Mothers and Emotional Wellness
Mothers and Emotional Wellness. The second in a series of ten articles on women and emotional wellness. From the book Women’s Emotional Wellness by Robert C Hoffman.
Being a Parent Can Impact Your Emotional Wellness
As a mother, you will experience many emotions. There will be times in your life where your days are filled with joy and happiness, and then there will be times where you feel stressed and depressed. From having a baby to raising a teenager, different emotions will arise.
Pregnancy Is An Emotional Time
One very emotional time that will occur in your life is when you bring another life into the world. After all, it’s a big responsibility for you as a mother.
During pregnancy, there will be many changes in your physical appearance and your emotional state. You may experience tiredness, morning sickness, frequent urination, and a change in your moods, not to mention a growing belly.
The physical changes alone can make you feel insecure. Changes in your appearance can make you feel less lovable, which is not true of course!
You may experience feelings of anxiousness. What if things go wrong? Will there be complications? All these factors can contribute to a lack of energy and high-stress levels.
Some women develop further emotional problems, due to postpartum depression. It’s a condition caused by a sudden drop in the female reproductive hormones after giving birth. You may exhibit physical and emotional changes and symptoms such as difficulty sleeping, loss of appetite, fatigue, and frequent mood swings.
If you have a history of major depression, postpartum depression is even more likely. Symptoms include feelings of unworthiness, hopelessness, and even anger. You may also exhibit actions that could endanger you or your baby. These are the times you need to seek help immediately. Don’t go it alone!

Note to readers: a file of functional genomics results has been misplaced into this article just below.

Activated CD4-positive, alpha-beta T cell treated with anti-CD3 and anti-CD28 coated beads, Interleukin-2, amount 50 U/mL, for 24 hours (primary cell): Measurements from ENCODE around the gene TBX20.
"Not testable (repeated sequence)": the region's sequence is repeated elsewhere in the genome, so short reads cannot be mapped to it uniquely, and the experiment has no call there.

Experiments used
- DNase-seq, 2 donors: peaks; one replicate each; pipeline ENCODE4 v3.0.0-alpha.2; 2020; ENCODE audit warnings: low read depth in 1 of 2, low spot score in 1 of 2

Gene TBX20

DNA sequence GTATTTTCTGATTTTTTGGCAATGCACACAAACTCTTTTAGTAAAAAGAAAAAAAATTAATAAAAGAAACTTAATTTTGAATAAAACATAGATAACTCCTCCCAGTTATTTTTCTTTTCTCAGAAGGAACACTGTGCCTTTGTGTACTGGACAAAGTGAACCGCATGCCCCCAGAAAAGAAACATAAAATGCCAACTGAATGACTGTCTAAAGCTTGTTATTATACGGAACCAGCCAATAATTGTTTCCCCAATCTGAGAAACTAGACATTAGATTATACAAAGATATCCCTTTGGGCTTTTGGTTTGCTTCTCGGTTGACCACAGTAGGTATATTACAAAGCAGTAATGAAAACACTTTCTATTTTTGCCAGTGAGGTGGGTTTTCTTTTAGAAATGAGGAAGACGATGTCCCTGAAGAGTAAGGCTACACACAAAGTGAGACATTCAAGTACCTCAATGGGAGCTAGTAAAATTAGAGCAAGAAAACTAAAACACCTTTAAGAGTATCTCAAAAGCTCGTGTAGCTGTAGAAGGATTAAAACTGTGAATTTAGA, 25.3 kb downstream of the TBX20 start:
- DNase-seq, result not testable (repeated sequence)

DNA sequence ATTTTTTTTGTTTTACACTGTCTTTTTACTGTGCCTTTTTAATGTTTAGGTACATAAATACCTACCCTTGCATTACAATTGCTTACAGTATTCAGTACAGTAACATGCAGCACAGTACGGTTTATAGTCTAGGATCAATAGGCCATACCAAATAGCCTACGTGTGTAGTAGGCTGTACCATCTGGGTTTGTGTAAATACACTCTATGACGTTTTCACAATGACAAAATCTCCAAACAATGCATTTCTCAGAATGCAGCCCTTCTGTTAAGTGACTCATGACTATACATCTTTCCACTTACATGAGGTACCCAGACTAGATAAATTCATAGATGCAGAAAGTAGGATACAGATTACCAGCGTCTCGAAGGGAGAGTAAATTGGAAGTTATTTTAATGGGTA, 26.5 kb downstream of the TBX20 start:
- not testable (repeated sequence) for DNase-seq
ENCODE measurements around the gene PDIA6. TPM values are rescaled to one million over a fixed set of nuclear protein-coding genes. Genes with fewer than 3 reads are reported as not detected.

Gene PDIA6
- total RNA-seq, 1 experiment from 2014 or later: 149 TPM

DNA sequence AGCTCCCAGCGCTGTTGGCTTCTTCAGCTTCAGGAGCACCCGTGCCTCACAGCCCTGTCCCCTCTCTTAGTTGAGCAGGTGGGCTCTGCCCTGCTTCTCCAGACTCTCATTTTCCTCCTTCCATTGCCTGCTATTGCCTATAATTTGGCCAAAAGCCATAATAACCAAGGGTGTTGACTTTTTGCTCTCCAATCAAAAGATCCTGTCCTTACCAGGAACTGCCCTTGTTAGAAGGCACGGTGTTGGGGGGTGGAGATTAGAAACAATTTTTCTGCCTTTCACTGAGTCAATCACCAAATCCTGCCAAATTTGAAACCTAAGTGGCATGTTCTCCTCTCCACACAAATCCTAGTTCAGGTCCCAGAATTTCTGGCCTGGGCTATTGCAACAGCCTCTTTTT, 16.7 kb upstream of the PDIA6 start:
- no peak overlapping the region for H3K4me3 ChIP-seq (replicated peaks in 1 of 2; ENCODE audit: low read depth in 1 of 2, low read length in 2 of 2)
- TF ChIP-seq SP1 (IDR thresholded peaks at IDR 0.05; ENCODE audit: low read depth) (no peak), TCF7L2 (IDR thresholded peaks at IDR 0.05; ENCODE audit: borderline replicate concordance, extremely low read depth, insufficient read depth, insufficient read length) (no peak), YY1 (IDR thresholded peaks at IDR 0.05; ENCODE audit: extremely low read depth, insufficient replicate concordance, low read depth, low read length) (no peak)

Toddlers Can Cause More Emotional Strain
Raising a toddler can cause further emotional problems. As they grow, so too does the additional financial strain. There may also be jealousies from other family members, and your anxiety, depression or stress levels may rise.
Ensure you have support groups that can help and guide you if you feel you can’t handle things on your own. Aside from your partner, talk to your family and friends. You can also visit your obstetrician, counselor, or psychologist. Accept you need help and reach out. Take good care of yourself so that you can take good care of your child.
School Children and Your Emotional Health
When your child goes to school, they step into another stage of life. What if they have problems with their grades? This can cause them to develop low self-esteem and a poor attitude towards school in general. This affects you emotionally! After all, you want them to have a good education so that they can have a better life and future. That’s every mother’s wish for her child.
Poor grades can bring you headaches and stress as you try to help them improve their grades and take an interest in their education. You need to remain calm and identify the real cause of the problem. Getting angry and blaming your child for poor performance won’t help at all.
One of the reasons for their low grades could be that they are being bullied. So before getting emotionally upset with them, you need to get involved by visiting their school and talking to their teacher. Take an interest in their school activities, so they feel supported. In doing so, you will be helping the child, and helping to relieve your emotional upset.
You need to invest time and effort in your child. You might be busy, but the reward is worth your sacrifice for both your child’s and your own emotional health.
Emotional Problems When Raising a Teenager
This stage of your child’s life is often the most difficult, and your emotions can become stretched. They begin to go out and who knows what they are up to! Your emotional problem may become doubled, compared to when they’re still in early childhood. Dealing with a teenager is a classic source of distress and worry.
As your teenage child asks for more independence, you may feel inadequate, challenged, confused, and rejected. A more significant source of your worry is when your teenager shows disruptive and disrespectful behaviors. You may begin to wonder how you raised a child like this, and this, in turn, causes you to feel as though you have failed.
If you’ve given them a good foundation in their childhood, there is no reason why they shouldn’t become a responsible person. You have no reason to blame yourself or feel like a failure.
Your children will encounter many challenges in their life. If you have taught them your principles and values, they will fill you with pride and joy, in spite of bumps along the way. For your own emotional wellbeing, it is essential that you learn to manage these ups and downs in ways that keep you feeling in control.